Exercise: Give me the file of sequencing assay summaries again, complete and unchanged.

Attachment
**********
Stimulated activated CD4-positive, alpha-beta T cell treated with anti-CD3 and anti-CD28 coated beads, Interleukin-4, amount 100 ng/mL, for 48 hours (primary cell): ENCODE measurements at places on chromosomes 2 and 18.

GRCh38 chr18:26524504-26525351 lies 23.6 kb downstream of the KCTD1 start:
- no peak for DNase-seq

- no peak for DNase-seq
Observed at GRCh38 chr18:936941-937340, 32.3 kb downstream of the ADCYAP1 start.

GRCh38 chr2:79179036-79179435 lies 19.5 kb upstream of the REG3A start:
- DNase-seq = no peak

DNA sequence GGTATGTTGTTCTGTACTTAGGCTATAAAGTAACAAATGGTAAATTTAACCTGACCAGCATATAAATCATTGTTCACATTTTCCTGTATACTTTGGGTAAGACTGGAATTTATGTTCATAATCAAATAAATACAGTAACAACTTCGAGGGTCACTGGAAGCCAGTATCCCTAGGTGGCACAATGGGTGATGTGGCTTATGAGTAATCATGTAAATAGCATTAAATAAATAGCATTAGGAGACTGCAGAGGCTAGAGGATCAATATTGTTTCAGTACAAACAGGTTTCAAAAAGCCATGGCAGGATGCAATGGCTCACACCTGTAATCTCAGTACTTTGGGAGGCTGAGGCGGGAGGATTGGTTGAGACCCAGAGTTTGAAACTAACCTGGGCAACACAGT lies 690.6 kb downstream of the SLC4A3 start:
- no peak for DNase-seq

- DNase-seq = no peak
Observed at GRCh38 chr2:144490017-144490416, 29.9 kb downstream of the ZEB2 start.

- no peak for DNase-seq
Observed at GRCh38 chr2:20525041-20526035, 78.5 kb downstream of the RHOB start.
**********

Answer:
Stimulated activated CD4-positive, alpha-beta T cell treated with anti-CD3 and anti-CD28 coated beads, Interleukin-4, amount 100 ng/mL, for 48 hours (primary cell): ENCODE measurements at places on chromosomes 2 and 18.

GRCh38 chr18:26524504-26525351 lies 23.6 kb downstream of the KCTD1 start:
- no peak for DNase-seq

- no peak for DNase-seq
Observed at GRCh38 chr18:936941-937340, 32.3 kb downstream of the ADCYAP1 start.

GRCh38 chr2:79179036-79179435 lies 19.5 kb upstream of the REG3A start:
- DNase-seq = no peak

DNA sequence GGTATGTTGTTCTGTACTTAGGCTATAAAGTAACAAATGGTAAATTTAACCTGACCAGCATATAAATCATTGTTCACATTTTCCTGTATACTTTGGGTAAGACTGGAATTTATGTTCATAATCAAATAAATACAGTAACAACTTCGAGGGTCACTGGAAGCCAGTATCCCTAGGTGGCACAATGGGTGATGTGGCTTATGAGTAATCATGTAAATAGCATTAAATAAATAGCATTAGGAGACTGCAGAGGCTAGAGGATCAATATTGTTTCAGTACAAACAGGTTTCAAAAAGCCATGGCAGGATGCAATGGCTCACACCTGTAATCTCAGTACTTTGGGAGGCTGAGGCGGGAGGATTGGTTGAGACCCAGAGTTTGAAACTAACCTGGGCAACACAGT lies 690.6 kb downstream of the SLC4A3 start:
- no peak for DNase-seq

- DNase-seq = no peak
Observed at GRCh38 chr2:144490017-144490416, 29.9 kb downstream of the ZEB2 start.

- no peak for DNase-seq
Observed at GRCh38 chr2:20525041-20526035, 78.5 kb downstream of the RHOB start.